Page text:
In 1908, in the middle of nowhere Siberia, a fairly large object streaked through the sky and exploded over the eastern Siberian taiga. This air blast is estimated to have flattened 80 million trees, killed countless reindeer and three humans, and created a shock wave through the atmosphere that was detected all around the world.
Tomorrow, our show will be highlighting the launches and history of rockets, so we’re going to talk about that June 30 event today instead. Asteroid Day is a new, UN-sanctioned, yearly event held on the anniversary of that bad day in Siberia, and it is a day on which scientists and science communicators work to remind everyone that rocks can still fall out of the sky and kill.
Tunguska isn’t the only human-observed major event. For many of you watching now, the 2013 event in Chelyabinsk was a wake-up call to just how dangerous a twenty-meter space rock can be. Streaking through the early morning sky and observed in security and dashboard cameras, this event included an explosion above the ground, a massive shock wave, and a fair amount of destruction. We are pleased to share that no reindeer are known to have been harmed and no deaths were reported.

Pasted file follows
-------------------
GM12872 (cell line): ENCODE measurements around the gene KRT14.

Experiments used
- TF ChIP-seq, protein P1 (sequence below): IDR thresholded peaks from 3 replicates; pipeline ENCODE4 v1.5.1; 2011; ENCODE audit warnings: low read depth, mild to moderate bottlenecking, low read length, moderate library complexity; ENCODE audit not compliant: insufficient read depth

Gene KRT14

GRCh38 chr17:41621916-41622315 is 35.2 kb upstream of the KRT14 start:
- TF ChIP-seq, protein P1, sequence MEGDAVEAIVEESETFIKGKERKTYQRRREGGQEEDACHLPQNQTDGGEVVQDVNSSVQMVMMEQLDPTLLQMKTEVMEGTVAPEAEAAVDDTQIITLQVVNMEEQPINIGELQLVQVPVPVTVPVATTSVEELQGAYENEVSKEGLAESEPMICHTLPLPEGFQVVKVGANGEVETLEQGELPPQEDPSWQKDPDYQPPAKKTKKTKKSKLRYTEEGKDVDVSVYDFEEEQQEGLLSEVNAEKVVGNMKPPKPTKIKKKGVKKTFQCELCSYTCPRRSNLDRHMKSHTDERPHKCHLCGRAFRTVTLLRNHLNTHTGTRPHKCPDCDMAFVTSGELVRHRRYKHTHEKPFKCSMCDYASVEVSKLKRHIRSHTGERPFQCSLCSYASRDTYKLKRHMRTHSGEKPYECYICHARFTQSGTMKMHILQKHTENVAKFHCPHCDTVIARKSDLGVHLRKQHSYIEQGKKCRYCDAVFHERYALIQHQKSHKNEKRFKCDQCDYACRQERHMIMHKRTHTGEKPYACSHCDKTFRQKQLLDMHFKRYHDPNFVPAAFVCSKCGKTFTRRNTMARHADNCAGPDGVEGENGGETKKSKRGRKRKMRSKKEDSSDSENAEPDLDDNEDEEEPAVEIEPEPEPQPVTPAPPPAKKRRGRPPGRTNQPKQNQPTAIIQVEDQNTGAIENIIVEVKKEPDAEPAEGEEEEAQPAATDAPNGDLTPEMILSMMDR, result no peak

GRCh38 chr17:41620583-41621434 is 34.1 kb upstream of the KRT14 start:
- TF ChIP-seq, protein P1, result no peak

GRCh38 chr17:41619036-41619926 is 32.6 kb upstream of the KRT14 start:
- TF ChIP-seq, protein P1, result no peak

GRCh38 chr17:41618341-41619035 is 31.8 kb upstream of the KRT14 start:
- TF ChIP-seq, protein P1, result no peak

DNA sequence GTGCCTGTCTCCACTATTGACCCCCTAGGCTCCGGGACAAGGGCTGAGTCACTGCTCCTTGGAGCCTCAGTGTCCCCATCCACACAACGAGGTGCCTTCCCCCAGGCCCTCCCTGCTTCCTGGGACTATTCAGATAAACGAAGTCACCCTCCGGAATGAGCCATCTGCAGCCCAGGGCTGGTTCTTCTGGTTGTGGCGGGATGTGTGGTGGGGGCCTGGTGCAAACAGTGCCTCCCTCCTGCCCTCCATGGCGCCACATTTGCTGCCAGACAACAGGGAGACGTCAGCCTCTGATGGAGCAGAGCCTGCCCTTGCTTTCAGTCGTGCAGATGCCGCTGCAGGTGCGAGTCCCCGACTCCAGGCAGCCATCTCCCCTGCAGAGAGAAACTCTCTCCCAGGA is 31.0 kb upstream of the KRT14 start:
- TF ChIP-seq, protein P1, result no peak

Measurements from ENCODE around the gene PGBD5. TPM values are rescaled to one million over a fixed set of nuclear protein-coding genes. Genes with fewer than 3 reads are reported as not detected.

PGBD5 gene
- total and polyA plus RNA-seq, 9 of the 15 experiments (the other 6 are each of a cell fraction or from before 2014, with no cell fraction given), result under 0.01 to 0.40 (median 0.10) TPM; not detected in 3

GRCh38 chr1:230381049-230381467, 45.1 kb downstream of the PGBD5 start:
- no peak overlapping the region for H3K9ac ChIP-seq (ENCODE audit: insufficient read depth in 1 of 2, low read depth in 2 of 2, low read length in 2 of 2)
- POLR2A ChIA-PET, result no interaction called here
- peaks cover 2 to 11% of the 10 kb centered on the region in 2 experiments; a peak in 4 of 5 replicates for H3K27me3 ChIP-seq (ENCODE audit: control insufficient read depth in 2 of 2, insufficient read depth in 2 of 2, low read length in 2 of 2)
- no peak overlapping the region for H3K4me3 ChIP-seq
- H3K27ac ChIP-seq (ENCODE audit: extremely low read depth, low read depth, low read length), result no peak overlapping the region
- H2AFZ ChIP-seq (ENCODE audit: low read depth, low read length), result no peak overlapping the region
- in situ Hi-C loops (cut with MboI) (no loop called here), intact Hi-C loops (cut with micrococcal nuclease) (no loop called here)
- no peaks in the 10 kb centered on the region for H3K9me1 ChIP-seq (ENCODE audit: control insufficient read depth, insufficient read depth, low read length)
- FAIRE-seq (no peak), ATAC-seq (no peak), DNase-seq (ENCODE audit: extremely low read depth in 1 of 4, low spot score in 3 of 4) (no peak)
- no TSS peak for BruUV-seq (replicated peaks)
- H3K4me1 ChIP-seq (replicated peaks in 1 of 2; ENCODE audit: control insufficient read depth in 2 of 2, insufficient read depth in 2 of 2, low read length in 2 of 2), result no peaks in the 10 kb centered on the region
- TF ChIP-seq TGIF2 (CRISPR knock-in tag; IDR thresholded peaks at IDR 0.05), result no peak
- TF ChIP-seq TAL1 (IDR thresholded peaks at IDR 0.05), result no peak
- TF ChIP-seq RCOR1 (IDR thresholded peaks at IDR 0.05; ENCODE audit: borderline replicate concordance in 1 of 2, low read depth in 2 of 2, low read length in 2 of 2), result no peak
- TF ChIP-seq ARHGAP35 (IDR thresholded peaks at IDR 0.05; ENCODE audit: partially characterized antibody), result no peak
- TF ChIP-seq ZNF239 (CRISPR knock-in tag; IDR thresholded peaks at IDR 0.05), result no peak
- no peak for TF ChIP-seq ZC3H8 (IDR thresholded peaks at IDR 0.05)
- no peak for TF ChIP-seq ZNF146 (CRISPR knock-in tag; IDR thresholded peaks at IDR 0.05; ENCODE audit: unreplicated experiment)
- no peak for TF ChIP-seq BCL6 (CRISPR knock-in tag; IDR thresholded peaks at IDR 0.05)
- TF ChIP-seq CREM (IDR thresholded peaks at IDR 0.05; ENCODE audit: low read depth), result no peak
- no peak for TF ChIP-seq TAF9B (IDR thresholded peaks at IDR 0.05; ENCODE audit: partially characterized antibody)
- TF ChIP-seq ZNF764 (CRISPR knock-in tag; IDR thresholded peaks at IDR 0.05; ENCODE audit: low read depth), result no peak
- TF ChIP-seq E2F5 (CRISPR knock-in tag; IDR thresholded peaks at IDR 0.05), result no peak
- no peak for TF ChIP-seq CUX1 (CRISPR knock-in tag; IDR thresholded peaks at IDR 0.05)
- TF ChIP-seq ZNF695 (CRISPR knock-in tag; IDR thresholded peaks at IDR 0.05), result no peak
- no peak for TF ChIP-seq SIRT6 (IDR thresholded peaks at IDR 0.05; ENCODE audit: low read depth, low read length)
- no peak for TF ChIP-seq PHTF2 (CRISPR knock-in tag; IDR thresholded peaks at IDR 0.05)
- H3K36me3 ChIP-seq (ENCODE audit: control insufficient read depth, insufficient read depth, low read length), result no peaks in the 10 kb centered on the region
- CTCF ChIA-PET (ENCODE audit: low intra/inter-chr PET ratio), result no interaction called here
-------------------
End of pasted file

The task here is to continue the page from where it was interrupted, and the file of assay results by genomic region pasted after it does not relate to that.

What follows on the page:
Missions like Dawn, OSIRIS-REx, and Hyabusa2 allow us to better study asteroids, and future missions may help us learn to move them. Until we have that tech, we need to watch them and make sure we know when the next big one might be coming. Let’s hope that day is far away.
Today In Science: The Tunguska Explosion (EarthSky)